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Opening a master printmaker’s treasure chest of human emotion.

There are two journeys of discovery taking place at the Seton Gallery January 31 to February 28.   On the first one, you’ll find yourself riveted to one spot after another, as you stand mesmerized before a passionate, impossible-to-ignore face on the wall.  The second one involves learning something about the painstaking process that put those faces there — the art, science, trial, error, and glory of printmaking.

The Gazers

The exhibit was conceived eight weeks ago when Laura Marsh, UNH’s curator of the Seton Art Gallery, was looking at prints at Milestone Graphics in Bridgeport, the oldest fine art printmaking workshop in Connecticut.  James Reed, owner, collector, and operator of the studio was pulling out piles of pastorals, battlefield scenes, and other landscapes.  But Marsh had other ideas.  Having a special love of figurative work, her attention was captured time and again by the eyes of the subjects she glimpsed in some of Reed’s portrait prints.  “I was seeing a lot of pathos in them — themes of love, death, longing, meagerness, despair, even representations of obesity.  There were people bonding together or separating.  Being secretive or socializing.  I was looking at 100 years of society at large.”  And with that, Marsh had her theme for the exhibit.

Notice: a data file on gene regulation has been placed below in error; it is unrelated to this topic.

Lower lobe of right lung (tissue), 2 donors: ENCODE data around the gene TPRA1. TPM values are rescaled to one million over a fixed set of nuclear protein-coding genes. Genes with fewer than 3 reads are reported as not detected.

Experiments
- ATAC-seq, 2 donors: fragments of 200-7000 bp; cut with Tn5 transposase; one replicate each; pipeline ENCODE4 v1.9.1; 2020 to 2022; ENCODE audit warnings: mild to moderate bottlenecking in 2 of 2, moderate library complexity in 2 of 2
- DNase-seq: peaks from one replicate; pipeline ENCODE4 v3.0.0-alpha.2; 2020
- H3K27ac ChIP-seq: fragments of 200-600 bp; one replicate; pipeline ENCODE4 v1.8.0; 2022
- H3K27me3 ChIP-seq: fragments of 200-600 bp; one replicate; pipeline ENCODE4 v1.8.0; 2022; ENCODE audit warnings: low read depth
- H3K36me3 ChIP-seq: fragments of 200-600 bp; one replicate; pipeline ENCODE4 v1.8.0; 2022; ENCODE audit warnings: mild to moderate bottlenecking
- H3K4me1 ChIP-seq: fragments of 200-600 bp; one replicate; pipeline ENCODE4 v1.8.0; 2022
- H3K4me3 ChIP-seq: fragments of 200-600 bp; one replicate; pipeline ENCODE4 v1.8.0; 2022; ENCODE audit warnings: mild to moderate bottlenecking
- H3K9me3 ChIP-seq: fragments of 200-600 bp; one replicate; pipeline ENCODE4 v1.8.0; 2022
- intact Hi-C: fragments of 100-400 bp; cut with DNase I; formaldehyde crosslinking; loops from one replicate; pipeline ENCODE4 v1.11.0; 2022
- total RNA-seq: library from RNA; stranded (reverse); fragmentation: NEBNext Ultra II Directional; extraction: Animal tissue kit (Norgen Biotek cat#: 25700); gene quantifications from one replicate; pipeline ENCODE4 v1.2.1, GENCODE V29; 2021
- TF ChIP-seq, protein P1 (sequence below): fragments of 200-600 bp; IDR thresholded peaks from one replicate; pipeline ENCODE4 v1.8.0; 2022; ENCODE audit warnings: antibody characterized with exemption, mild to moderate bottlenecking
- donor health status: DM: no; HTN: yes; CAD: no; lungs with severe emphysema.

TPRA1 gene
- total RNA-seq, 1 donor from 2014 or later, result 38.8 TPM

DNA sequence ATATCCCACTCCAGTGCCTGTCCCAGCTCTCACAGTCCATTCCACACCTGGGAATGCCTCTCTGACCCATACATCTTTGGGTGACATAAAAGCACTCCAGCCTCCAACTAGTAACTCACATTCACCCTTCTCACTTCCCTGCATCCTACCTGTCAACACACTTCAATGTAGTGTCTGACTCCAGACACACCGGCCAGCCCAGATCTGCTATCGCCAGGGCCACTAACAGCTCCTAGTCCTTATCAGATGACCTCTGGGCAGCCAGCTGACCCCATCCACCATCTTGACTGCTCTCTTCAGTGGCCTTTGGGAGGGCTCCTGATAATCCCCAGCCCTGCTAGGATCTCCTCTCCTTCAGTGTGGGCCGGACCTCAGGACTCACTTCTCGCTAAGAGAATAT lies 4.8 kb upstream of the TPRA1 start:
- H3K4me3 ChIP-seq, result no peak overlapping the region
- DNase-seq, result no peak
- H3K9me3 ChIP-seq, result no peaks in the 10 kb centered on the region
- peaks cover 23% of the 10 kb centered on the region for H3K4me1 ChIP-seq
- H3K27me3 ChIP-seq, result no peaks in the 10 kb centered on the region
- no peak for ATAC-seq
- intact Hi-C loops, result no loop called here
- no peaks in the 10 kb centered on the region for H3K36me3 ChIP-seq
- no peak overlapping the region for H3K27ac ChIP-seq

"The Gazers" is a study in the forcefulness of the human gaze.  The subjects of the prints gaze directly at the viewer, away from the viewer, or at each other.  Dragging one's eyes away from the power of one gaze to look at the next requires almost an act of will as each one draws from the viewer a range of emotions that may include feelings of sadness, humor, fear, even disgust. 

"If you want to be a gallery artist, you can’t be the only one to see what’s in your work. You have to create something that provides information everyone can see."  

All of the prints in the exhibit are from Reed’s personal collection, a collection that comprises 4 distinct threads:  prints of art by contemporary exhibiting artists who work with Reed; historic prints of master painters’ work; prints of Reed’s own creations; and prints of artwork created by his assistants. 

Ann Chernow, "April Showers" Etching, 2005

The contemporary artists represented in "The Gazers" include such note worthies as Ann Chernow and Nomi Silverman, who have worked with Reed in his studio for decades.  The artists, however, don’t walk in with their artwork already created and ready for printmaking.  Each artist creates original art directly on a lithograph stone (or copper plate) at the studio.   Reed offers his expertise as their work progresses, running off prints, assessing the results, and making adjustments until the artist is satisfied.  “It’s a collaboration,” he says.  “However, my vision is not allowed.  I have to gear myself to the artist’s vision.”